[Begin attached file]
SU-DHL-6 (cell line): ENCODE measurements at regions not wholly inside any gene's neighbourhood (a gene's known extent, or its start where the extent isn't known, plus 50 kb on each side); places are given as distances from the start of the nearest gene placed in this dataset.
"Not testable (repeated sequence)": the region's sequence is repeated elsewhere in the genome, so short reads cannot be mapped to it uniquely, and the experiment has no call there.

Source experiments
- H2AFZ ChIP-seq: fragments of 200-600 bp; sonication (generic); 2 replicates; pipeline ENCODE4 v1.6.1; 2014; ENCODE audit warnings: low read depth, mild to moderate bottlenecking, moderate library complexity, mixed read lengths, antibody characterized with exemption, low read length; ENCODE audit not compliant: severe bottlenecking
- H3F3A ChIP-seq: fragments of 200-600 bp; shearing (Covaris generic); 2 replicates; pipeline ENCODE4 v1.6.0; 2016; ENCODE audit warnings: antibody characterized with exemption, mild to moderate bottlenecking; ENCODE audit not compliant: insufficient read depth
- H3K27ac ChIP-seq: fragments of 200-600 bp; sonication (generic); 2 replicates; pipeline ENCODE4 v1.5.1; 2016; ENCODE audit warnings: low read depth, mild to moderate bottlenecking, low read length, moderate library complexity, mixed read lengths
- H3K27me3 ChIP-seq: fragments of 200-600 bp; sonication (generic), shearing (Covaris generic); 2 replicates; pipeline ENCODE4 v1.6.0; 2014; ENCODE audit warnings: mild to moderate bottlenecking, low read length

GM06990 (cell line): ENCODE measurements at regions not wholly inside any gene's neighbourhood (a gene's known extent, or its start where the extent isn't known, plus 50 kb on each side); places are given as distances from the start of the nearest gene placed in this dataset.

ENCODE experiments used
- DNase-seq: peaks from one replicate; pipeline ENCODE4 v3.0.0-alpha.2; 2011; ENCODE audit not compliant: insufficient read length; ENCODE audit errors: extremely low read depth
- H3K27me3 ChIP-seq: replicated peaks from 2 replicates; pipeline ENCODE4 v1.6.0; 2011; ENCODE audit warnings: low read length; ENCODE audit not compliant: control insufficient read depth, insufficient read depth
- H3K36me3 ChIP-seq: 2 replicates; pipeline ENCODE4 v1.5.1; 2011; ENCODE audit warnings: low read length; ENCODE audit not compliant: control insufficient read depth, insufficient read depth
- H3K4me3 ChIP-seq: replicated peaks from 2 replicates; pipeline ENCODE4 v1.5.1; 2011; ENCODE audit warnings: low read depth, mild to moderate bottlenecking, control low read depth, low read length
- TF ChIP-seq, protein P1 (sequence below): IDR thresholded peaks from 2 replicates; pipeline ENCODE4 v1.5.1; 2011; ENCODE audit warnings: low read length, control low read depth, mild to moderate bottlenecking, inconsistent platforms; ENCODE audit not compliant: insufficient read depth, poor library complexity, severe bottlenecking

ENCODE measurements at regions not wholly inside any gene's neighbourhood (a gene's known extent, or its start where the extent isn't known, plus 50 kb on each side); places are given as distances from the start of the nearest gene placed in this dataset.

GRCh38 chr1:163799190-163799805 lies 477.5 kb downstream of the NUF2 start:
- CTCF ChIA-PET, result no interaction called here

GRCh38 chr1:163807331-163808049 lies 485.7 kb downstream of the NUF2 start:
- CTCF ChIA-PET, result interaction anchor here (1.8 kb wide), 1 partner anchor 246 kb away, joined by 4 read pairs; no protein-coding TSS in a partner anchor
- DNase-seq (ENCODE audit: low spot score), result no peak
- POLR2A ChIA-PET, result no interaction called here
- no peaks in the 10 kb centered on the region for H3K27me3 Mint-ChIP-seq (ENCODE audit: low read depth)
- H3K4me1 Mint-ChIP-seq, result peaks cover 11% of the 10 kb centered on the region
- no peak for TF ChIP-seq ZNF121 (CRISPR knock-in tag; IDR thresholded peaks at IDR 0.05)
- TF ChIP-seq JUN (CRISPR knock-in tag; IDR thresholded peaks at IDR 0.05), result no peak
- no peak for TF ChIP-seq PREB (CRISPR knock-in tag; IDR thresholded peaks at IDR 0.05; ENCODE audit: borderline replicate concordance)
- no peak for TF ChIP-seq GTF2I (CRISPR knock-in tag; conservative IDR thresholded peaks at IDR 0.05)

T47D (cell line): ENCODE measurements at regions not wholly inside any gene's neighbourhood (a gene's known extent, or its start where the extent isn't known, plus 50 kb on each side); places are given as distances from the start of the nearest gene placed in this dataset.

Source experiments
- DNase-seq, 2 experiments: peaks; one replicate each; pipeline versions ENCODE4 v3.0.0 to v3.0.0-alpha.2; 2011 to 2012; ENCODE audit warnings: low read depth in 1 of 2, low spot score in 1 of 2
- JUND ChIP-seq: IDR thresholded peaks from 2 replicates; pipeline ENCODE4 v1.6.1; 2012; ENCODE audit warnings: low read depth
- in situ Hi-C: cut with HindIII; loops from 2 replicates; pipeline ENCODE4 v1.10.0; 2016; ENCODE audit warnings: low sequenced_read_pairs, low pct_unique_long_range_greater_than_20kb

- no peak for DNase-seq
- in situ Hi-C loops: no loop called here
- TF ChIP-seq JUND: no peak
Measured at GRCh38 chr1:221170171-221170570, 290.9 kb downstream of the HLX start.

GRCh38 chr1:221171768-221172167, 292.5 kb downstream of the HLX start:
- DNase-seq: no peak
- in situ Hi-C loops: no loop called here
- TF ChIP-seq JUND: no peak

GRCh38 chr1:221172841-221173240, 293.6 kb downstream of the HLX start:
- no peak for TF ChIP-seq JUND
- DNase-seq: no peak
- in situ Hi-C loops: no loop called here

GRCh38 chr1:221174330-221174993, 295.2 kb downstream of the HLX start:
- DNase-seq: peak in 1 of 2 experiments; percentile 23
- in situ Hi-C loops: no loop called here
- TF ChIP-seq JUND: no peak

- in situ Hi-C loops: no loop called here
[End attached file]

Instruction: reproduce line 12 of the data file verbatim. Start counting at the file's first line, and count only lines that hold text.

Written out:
- H3K36me3 ChIP-seq: 2 replicates; pipeline ENCODE4 v1.5.1; 2011; ENCODE audit warnings: low read length; ENCODE audit not compliant: control insufficient read depth, insufficient read depth